(This is a guest post)
One thing I learned early in my investing journey was to find three signs for a strong business.
It’s simpler than what most investing gurus make it out to be. It also serves as a good check as to whether a business is worth investigating further.
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To make things really easy, I have made the 3 rules of thumb I look for into a 3 x 3 matrix.
A Simple Measure to Determine the Strength of a Business
Imagine you own a simple business producing $100k cash profit annually. Let’s check out some details of this business.
- You have to invest $20k to add shelves (or repair broken shelves)
- You have to re-pay $20k where the repayment is made up of $10k in interest and $10k in principal
- You invested $250k of your own personal savings into the business
- You borrowed $50k to buy inventory and other items. Nothing has been repaid yet.
So how do you determine whether this is a good business or not?
Here’s my 3×3 matrix for this example (best viewed from a desktop, not mobile)
|Operating Cash Flow||Free Cash Flow||Return on Capital Employed (ROCE)|
|Definition||How much real cash the company generates from its core business||How profitable the company is after spending on capital expenditure, repaying the loans.||Indicates how efficiently the company employs capital.The ultimate proof for the owner/shareholder.|
|What it means||The real cash that the business generates.This is after all the goods sold, expenses and inventory purchase. Note that the cost of inventory is often overlooked.||Take the operating cash flow and subtract:
|Rules of Thumb||At least 12% of the total capital invested. Rising consistently year over year.||FCF positive at least 5 out of the last 10 years||Above 10% consistently for a good business. Above 15% indicates a strong business.|
So, let’s understand if the business is good or not.
You make a profit of $100k with a capital base of $280k (equity + debt). That’s an ROE of 35% (100/280 x 100%)
If you compare the 35% with the approximate 4% you get from T-Bills, that’s a really good return.
Do the Same for a Public Company
Try applying these principles to a public company like Google Inc (NASDAQ:GOOG).
I’m using Google Finance in this example. Type in Google Inc (NASDAQ:GOOG) and then click on financials. Choose annual data then select Cash Flow.
Look Up Google Financial Information | Click to Enlarge
See how Cash from Operating Activities has increased from $14.57B to $18.66B in two year.
That’s a healthy CAGR growth rate of 12.35%.
Google Has Great Operating Cash Flows | Click to Enlarge
Free cash flow has increased steadily every year. I mentioned in the matrix that a company has to have at least 5 positive years of FCF in the last 10 years.
Google passes this test easily.
Google Outstanding Free Cash Flow | Taken from Old School Value’s Stock Analyzer
This is the ultimate test for any company. Think of it as the fuel efficiency of a car.
Balance Sheet Numbers for Google | Click to Enlarge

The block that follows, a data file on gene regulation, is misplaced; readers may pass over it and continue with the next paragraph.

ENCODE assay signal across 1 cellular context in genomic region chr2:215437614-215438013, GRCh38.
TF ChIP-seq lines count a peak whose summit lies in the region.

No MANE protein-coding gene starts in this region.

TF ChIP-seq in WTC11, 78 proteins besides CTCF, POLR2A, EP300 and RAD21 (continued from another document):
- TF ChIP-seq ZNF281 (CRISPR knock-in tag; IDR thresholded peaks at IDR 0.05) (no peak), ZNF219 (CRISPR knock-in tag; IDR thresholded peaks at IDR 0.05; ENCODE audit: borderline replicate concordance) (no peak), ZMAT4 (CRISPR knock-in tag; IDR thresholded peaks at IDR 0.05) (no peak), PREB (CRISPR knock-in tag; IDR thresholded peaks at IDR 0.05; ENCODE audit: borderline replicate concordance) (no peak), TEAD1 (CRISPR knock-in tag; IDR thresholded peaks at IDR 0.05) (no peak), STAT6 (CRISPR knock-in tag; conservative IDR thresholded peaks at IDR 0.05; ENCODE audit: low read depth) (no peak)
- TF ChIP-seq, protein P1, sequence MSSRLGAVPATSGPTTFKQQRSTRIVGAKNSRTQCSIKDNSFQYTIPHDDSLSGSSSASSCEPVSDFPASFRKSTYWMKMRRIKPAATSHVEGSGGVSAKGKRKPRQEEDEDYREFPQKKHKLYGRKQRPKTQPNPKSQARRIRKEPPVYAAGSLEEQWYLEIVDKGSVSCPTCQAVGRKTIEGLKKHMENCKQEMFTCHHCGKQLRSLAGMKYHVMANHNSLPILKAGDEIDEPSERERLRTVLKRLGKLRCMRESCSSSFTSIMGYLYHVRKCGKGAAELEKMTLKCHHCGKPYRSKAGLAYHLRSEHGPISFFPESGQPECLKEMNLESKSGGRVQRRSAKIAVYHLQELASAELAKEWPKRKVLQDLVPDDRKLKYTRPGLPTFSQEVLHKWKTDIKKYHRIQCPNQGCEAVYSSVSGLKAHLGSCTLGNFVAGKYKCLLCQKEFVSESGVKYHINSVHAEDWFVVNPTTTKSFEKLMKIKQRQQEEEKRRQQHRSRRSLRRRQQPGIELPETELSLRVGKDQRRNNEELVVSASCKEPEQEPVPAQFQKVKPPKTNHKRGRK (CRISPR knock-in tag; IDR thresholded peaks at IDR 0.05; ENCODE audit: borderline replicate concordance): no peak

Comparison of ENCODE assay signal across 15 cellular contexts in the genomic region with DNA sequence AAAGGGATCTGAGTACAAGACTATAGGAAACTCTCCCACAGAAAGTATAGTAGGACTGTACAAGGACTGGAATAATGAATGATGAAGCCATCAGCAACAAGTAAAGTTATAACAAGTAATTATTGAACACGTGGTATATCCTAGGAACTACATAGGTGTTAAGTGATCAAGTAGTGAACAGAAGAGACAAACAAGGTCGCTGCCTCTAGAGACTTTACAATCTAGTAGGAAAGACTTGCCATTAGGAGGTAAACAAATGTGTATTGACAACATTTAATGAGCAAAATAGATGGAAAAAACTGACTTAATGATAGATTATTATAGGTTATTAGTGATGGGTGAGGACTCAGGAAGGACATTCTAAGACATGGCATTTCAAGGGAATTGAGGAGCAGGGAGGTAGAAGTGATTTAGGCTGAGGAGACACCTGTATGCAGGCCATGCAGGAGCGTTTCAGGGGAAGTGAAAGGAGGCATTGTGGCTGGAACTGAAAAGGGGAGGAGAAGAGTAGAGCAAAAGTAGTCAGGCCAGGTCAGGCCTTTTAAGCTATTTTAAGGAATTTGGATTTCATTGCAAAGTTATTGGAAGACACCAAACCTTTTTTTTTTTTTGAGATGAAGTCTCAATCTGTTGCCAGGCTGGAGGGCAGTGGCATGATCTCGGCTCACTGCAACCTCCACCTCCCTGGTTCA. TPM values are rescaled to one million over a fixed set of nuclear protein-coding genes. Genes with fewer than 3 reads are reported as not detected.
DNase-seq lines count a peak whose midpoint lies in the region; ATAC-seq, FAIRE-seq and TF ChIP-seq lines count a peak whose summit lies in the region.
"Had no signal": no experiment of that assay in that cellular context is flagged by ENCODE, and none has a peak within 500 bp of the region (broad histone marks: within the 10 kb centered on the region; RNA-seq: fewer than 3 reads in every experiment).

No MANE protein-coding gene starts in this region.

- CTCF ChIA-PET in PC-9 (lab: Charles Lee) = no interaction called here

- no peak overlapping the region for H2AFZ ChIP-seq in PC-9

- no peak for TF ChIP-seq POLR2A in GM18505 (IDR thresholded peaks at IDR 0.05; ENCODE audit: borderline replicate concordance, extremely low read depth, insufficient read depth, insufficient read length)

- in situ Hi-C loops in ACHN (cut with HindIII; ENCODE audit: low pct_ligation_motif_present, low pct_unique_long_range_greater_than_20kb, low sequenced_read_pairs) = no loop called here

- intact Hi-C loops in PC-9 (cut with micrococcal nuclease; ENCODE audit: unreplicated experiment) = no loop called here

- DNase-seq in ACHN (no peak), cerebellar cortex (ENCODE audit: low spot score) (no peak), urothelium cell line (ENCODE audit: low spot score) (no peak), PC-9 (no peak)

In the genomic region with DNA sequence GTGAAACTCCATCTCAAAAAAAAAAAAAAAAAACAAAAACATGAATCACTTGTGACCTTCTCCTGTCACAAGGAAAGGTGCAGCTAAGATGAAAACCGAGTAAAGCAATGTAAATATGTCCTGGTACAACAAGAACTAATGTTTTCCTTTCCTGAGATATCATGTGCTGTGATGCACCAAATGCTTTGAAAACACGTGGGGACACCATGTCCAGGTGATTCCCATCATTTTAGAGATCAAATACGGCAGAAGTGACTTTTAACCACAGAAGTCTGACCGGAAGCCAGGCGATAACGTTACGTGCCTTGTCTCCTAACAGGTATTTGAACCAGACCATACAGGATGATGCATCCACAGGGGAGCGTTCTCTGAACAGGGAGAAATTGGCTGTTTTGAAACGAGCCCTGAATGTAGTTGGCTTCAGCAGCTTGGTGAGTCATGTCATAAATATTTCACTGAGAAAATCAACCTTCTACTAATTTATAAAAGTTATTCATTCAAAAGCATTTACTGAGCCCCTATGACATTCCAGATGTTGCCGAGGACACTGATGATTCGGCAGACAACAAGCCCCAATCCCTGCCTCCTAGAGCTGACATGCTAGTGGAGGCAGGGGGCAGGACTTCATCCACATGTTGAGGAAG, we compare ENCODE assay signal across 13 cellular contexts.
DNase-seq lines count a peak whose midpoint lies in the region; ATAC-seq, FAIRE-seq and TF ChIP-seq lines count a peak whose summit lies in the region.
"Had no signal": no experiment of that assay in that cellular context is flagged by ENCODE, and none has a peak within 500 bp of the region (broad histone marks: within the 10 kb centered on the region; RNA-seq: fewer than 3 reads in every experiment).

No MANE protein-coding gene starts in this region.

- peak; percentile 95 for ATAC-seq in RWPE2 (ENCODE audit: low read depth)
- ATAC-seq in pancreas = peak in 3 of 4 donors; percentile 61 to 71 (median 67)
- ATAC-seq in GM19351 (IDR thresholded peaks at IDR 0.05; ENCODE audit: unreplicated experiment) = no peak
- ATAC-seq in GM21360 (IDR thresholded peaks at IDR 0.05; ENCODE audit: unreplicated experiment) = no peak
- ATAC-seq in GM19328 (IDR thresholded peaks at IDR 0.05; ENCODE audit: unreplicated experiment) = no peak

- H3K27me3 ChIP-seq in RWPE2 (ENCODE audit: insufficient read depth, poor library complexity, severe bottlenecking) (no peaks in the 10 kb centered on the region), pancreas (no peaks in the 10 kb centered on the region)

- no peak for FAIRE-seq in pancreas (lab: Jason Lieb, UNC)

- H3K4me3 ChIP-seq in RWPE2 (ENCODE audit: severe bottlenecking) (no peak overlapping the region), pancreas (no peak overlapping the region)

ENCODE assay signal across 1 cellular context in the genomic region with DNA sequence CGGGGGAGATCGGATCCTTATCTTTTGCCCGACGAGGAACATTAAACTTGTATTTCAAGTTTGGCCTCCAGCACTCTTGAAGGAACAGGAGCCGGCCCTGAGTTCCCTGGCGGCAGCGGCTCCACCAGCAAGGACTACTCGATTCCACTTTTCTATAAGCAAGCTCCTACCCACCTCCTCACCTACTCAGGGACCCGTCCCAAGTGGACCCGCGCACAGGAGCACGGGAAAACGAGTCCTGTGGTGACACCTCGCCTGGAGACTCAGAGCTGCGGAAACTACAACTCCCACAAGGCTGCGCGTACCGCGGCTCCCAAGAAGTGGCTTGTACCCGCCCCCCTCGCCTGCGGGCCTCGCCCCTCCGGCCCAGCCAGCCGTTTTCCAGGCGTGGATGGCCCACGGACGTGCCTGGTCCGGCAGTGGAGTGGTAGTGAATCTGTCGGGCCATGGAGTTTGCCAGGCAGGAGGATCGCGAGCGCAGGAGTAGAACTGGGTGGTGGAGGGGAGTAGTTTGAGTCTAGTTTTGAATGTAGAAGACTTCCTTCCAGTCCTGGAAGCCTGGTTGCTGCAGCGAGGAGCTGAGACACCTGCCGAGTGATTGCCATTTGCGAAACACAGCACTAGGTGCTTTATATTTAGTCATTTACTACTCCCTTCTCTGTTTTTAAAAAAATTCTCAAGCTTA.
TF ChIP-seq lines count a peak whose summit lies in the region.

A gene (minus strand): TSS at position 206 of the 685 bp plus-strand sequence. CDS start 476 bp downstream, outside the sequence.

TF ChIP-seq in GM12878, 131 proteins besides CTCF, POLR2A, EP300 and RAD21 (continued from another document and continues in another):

Why add debt and equity to calculate total capital?
If you start a business and you think of your bank as your partner who just gave you capital to grow the business, the total amount of money used in the business is the equity you put in plus the loan you received. I.e. the debt.
That’s why the total capital invested is referred to as owners equity + debt.
With this in mind, take a look at the last three years of ROCE.
Google Return on Capital Employed
ROCE is consistently above 10% and hitting 15% in certain years. My rule of thumb is 10% for a good business and anything above 15% is an excellent business.
Consider The Law of Large Numbers
Look at the sheer size of the numbers. Google Inc (NASDAQ:GOOG) is deploying $89 Billion of capital at more than 14% return.
But back in 2003, Google’s ROCE was a mind boggling 65%. They made $34M in profit with $58M equity. As Google grew, their ability to support the same level of efficiency has come down for sure. Although ROCE is still in the mid teens, you can see the law of diminishing returns come into play.
One of the greatest companies sacrificed more than 80% of its capital efficiency for growth.
A Warren Buffett Company?
Google grew its net profit from $4B in 2004 to $12.9B in 2013. A CAGR of 41.6%.
Free cash flow grew from $658M to $11.3B at an equally impressive CAGR of 32.9%.
Now you know what Warren Buffet meant when he said
There are very few businesses that can deploy large bases of capital at high rates of return over a long period.
Check These Three Rules of Thumb Next Time
- Check to see Operating cash flow is at least 12% of the total capital invested. Rising consistently year over year.
- Look for ROCE (Return on Capital Employed) above 10% as a benchmark. Anything above 15% consistently is spectacular. Also, smaller companies and companies from emerging markets should also exceed 15%.
- FCF positive at least 5 out of the last 10 years
What’s your favorite rule of thumb?
This post was first published at old school value.
You can read the original blog post here 3 Quick Rules of Thumbs to Determine a Strong Business.